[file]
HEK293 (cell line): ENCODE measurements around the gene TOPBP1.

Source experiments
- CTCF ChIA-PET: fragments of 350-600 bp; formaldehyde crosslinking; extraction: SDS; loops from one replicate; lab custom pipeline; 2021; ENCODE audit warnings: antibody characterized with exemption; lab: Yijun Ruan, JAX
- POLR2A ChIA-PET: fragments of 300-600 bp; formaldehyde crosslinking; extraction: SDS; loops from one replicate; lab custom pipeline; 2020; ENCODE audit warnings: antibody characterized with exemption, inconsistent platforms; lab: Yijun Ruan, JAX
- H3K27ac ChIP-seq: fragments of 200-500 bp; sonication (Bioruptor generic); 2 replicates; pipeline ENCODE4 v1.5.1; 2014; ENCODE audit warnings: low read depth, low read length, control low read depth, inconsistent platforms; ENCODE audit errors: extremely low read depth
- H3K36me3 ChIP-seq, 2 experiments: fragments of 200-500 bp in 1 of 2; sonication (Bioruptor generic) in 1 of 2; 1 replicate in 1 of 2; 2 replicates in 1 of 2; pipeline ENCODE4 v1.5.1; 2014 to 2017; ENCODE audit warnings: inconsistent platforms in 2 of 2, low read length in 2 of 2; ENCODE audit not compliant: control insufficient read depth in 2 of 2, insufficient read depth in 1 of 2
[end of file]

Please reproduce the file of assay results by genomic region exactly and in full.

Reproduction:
HEK293 (cell line): ENCODE measurements around the gene TOPBP1.

Source experiments
- CTCF ChIA-PET: fragments of 350-600 bp; formaldehyde crosslinking; extraction: SDS; loops from one replicate; lab custom pipeline; 2021; ENCODE audit warnings: antibody characterized with exemption; lab: Yijun Ruan, JAX
- POLR2A ChIA-PET: fragments of 300-600 bp; formaldehyde crosslinking; extraction: SDS; loops from one replicate; lab custom pipeline; 2020; ENCODE audit warnings: antibody characterized with exemption, inconsistent platforms; lab: Yijun Ruan, JAX
- H3K27ac ChIP-seq: fragments of 200-500 bp; sonication (Bioruptor generic); 2 replicates; pipeline ENCODE4 v1.5.1; 2014; ENCODE audit warnings: low read depth, low read length, control low read depth, inconsistent platforms; ENCODE audit errors: extremely low read depth
- H3K36me3 ChIP-seq, 2 experiments: fragments of 200-500 bp in 1 of 2; sonication (Bioruptor generic) in 1 of 2; 1 replicate in 1 of 2; 2 replicates in 1 of 2; pipeline ENCODE4 v1.5.1; 2014 to 2017; ENCODE audit warnings: inconsistent platforms in 2 of 2, low read length in 2 of 2; ENCODE audit not compliant: control insufficient read depth in 2 of 2, insufficient read depth in 1 of 2